If Mr. Baker is indicted on a charge of leaking, Mr. Barr could grant him immunity in exchange for telling what he knows. Given his unique role as FBI counsel and Clinton dirt conduit, this may be the fastest way to cut through the fog.

    A grand jury would serve another compelling purpose. It would be a sign to FBI officials that abusing their vast powers will bring severe consequences. The good news is that the bad actions were largely confined to a few. Still, if FBI leaders whom we depend on to uphold the law betray their oaths, this is a far graver threat to our system than any political wrongdoing. This is an assault on the system itself—from within.

    It isn’t enough to purge them, as Director Christopher Wray has mostly already done. Nor would any bureaucratic restructuring be enough to prevent future FBI officials from engaging in a repeat of 2016. If Mr. Barr wishes to send a message to the FBI, there’s no more potent vehicle than a grand jury.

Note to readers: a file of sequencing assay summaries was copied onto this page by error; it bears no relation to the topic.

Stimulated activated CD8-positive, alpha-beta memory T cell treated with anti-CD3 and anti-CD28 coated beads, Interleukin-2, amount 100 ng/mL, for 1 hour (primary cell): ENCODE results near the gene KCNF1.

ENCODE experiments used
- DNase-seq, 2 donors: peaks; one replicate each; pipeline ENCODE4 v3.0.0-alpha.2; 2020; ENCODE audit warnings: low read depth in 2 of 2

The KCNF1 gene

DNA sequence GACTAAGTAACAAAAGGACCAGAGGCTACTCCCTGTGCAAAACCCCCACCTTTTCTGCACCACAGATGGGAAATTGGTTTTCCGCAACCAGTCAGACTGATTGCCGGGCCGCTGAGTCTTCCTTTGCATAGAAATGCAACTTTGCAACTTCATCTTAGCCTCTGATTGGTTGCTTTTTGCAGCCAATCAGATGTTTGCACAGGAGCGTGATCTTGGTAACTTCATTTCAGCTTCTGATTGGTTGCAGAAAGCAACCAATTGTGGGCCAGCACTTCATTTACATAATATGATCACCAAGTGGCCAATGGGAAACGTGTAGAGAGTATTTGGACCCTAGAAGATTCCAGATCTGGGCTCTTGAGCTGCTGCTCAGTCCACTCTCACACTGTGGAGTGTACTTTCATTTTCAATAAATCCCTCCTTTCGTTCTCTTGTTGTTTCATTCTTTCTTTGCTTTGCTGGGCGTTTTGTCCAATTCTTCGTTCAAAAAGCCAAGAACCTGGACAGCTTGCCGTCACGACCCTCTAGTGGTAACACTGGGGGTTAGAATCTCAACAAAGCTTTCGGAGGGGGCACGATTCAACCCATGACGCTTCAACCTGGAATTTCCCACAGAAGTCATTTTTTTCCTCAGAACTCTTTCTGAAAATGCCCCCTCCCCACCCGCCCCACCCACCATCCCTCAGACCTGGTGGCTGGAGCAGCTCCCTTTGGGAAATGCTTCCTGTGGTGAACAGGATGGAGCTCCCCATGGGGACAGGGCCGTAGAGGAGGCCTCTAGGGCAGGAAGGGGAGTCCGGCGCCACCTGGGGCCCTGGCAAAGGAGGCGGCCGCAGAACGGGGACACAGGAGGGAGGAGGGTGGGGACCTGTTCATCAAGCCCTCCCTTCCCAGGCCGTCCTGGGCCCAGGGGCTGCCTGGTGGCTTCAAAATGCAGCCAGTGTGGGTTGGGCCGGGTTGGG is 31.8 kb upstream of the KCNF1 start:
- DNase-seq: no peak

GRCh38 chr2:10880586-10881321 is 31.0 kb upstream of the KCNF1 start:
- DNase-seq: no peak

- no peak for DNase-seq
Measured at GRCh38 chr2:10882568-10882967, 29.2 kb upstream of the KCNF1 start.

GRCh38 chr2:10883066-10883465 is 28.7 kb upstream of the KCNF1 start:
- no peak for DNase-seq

Prosecutors routinely use grand jury subpoenas and indictments to get to the truth—and hold wrongdoers to account. The FBI should be no exception to the law its members are sworn to enforce.

    Write to mcgurn@wsj.com.

    Appeared in the April 16, 2019, print edition.
    https://www.wsj.com/articles/the-fbi-needs-a-grand-jury-11555368140?mod=hp_opin_pos2

     
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  12. VooDooPope

    VooDooPope Contributing Member

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    With the Trump presidency the filth and dishonesty is already front and center.
     
  13. adoo

    adoo Member

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    this was not the first time that William Barr, while working for the DoJ, had misled Congress via a misleading summary memo.

    30 Years ago,
    serving as head of the Justice Department’s Office of Legal Counsel (OLC) William Barr ‘Misled’
    the Public About the Contents of a Legal Memo.

    under a new POTUS, years after Barr had left his position, the legal memo was made public. it revealed that